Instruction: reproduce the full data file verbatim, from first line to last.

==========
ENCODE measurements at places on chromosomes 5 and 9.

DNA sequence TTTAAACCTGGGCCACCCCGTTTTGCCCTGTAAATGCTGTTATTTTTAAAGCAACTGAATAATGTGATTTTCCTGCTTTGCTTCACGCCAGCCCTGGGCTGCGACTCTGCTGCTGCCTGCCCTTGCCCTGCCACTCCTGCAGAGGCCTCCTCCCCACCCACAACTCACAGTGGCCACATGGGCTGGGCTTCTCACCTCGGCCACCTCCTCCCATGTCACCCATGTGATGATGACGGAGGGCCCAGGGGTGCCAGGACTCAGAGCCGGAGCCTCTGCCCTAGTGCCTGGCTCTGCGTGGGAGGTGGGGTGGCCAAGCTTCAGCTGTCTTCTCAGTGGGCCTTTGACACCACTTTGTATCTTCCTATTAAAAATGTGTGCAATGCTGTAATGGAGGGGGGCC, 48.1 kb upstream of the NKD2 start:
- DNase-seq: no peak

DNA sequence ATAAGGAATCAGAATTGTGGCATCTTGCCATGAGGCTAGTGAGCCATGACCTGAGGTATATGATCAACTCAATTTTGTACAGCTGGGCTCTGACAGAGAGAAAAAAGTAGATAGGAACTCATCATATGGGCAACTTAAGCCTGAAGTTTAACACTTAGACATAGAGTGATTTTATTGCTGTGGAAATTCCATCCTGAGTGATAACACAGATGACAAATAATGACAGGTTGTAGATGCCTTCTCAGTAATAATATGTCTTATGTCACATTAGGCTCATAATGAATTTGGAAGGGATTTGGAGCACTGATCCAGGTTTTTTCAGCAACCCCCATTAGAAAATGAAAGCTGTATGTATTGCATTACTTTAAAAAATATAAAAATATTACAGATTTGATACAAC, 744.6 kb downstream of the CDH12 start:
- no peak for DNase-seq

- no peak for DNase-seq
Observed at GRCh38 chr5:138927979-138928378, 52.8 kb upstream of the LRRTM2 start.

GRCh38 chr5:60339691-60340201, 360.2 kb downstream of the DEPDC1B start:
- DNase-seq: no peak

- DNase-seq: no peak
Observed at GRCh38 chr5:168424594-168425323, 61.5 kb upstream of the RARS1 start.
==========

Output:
ENCODE measurements at places on chromosomes 5 and 9.

DNA sequence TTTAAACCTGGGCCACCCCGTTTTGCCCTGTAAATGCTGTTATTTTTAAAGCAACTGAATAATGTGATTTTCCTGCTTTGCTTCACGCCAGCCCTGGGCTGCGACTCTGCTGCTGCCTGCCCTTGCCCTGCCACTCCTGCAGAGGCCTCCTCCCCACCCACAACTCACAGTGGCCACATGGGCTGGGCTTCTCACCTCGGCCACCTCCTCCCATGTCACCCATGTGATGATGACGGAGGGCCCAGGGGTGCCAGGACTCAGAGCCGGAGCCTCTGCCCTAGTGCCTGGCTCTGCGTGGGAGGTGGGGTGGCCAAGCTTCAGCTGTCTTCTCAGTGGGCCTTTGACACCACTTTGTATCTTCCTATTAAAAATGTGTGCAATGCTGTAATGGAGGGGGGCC, 48.1 kb upstream of the NKD2 start:
- DNase-seq: no peak

DNA sequence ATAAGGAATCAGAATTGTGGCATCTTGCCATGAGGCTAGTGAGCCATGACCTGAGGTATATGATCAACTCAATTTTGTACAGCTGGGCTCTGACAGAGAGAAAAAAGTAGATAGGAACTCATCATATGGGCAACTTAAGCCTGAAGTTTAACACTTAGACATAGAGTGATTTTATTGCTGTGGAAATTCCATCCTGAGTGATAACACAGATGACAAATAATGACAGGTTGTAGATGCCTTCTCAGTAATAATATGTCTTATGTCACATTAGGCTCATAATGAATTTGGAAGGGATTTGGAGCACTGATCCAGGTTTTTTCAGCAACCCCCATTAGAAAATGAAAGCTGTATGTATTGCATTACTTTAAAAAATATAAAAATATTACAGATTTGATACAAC, 744.6 kb downstream of the CDH12 start:
- no peak for DNase-seq

- no peak for DNase-seq
Observed at GRCh38 chr5:138927979-138928378, 52.8 kb upstream of the LRRTM2 start.

GRCh38 chr5:60339691-60340201, 360.2 kb downstream of the DEPDC1B start:
- DNase-seq: no peak

- DNase-seq: no peak
Observed at GRCh38 chr5:168424594-168425323, 61.5 kb upstream of the RARS1 start.